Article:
Batman: The Killing Joke is a fantastic story and that’s what shines through here, the filmmakers have taken the platform and story arcs that the graphic novel laid down and made a beautiful animation that carries real power and emotion, it’s a panel for panel adaptation and some people will have a problem with that, but if you want to see this graphic novel brought to life then give it a go!

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What did you think of Batman: The Killing Joke? Did you like the Batgirl additons? Did you want them to make changes from the graphic novel? You can contact us on twitter @ReelFilm_Movies or me personally at @MJHall94! (No abuse please!)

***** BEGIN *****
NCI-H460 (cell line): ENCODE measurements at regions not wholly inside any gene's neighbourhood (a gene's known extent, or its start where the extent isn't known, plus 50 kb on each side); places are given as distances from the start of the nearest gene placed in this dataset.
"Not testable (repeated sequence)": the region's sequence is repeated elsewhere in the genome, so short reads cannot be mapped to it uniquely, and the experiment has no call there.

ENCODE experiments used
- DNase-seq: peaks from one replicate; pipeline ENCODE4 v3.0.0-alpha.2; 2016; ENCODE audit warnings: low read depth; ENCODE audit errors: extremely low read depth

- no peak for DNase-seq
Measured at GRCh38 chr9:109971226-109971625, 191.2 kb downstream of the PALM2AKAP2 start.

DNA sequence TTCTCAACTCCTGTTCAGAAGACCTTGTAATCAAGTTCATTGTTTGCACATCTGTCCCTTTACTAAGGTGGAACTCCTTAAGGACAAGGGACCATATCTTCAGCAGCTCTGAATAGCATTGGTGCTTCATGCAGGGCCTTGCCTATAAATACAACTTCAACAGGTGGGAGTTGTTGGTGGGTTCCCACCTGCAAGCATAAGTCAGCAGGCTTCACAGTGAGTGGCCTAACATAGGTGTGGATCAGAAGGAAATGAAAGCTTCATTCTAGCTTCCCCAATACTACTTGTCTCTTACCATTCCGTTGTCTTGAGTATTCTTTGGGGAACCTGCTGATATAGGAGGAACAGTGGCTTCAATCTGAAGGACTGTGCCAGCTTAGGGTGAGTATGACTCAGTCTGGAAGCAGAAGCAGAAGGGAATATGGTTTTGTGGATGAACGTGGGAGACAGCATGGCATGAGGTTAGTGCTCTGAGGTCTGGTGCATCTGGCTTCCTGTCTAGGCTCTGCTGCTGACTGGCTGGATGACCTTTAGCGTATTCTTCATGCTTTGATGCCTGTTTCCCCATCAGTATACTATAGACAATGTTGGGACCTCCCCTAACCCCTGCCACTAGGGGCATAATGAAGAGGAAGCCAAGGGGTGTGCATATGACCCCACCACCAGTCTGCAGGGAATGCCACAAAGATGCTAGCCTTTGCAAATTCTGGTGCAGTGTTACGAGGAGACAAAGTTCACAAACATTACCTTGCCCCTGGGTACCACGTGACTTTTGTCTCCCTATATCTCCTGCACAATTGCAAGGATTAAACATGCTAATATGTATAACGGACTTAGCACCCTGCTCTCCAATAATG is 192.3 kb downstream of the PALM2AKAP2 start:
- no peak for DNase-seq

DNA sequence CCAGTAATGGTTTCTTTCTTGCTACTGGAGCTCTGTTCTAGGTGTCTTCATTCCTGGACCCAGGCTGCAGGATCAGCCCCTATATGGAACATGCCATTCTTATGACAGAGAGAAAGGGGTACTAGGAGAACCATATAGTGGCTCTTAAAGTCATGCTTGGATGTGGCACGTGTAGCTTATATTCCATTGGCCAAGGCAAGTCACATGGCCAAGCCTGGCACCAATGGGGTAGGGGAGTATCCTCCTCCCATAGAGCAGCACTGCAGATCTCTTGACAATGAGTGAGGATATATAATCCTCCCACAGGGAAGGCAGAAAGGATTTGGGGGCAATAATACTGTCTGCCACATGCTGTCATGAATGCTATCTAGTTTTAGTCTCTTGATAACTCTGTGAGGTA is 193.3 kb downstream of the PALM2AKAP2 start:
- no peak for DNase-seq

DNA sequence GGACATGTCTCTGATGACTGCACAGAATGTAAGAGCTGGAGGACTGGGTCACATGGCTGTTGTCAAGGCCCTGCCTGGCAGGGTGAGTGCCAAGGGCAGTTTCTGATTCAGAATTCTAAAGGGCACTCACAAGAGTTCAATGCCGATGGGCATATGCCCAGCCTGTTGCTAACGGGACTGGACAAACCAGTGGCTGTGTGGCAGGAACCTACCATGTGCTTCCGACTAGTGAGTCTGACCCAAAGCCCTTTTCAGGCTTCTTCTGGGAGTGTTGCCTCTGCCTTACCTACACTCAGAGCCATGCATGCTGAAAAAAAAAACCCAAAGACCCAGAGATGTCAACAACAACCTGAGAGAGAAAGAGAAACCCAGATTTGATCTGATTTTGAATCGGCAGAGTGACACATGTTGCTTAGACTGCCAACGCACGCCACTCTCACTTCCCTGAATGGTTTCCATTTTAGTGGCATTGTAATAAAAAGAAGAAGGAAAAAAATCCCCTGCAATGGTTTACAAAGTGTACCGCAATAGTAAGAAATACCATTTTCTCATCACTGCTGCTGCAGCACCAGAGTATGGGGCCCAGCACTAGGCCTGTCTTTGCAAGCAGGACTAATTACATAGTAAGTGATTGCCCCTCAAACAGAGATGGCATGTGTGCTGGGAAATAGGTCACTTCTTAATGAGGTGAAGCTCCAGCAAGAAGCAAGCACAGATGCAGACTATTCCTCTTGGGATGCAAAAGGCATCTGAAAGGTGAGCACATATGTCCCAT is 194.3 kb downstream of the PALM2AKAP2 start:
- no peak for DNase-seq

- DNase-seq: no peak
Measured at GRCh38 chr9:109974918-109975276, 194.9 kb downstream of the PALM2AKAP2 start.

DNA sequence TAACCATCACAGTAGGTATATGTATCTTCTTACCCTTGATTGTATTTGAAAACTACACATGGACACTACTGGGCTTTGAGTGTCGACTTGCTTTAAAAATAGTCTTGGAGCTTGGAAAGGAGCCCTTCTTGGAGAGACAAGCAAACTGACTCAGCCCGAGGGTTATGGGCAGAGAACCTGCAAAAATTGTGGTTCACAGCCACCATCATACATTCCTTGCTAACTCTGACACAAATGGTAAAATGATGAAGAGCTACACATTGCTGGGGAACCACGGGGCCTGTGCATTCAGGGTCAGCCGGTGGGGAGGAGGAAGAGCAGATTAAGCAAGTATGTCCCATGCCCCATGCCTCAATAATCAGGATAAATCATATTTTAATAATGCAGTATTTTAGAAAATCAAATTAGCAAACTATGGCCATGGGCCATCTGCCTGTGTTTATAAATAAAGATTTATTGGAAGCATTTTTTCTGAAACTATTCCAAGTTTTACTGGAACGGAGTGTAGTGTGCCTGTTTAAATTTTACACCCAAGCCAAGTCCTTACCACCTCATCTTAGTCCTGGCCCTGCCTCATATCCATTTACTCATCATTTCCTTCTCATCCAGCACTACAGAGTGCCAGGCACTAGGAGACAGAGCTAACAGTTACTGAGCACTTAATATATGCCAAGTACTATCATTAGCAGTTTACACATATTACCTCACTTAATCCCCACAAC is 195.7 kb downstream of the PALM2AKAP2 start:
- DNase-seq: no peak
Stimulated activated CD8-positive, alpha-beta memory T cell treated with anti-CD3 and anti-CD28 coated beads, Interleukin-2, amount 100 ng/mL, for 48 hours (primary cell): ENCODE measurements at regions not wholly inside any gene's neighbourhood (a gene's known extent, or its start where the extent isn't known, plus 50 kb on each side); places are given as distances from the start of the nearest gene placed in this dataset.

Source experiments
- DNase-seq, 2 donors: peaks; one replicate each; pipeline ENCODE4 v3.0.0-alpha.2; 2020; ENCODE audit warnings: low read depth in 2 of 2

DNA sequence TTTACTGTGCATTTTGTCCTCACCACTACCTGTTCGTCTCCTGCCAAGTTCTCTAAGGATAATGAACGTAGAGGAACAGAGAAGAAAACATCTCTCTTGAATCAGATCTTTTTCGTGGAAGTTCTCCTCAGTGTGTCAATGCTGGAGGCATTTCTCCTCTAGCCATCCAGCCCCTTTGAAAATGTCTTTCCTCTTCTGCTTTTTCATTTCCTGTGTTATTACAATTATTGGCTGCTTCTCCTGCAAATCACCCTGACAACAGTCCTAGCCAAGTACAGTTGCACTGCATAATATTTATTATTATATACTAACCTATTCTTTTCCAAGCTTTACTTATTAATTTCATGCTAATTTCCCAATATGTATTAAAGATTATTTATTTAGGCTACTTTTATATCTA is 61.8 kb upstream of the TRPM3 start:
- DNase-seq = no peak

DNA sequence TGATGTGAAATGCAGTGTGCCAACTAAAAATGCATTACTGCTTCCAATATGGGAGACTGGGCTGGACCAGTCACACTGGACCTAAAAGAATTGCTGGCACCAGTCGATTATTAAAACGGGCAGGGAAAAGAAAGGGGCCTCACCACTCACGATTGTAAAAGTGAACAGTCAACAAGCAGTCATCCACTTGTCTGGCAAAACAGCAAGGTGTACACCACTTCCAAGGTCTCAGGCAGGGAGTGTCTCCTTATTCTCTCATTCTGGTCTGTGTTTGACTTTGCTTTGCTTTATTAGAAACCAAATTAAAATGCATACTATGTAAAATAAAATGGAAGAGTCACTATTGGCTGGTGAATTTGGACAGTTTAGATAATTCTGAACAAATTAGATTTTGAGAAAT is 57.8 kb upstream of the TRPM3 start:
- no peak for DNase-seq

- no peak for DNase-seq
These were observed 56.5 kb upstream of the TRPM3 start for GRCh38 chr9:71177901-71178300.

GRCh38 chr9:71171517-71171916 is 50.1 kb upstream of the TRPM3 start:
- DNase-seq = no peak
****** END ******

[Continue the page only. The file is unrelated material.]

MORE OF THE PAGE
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1 comment on “Batman: The Killing Joke – ‘I came to talk…’”

  1. Pingback: LEGO Batman Review | Reel Film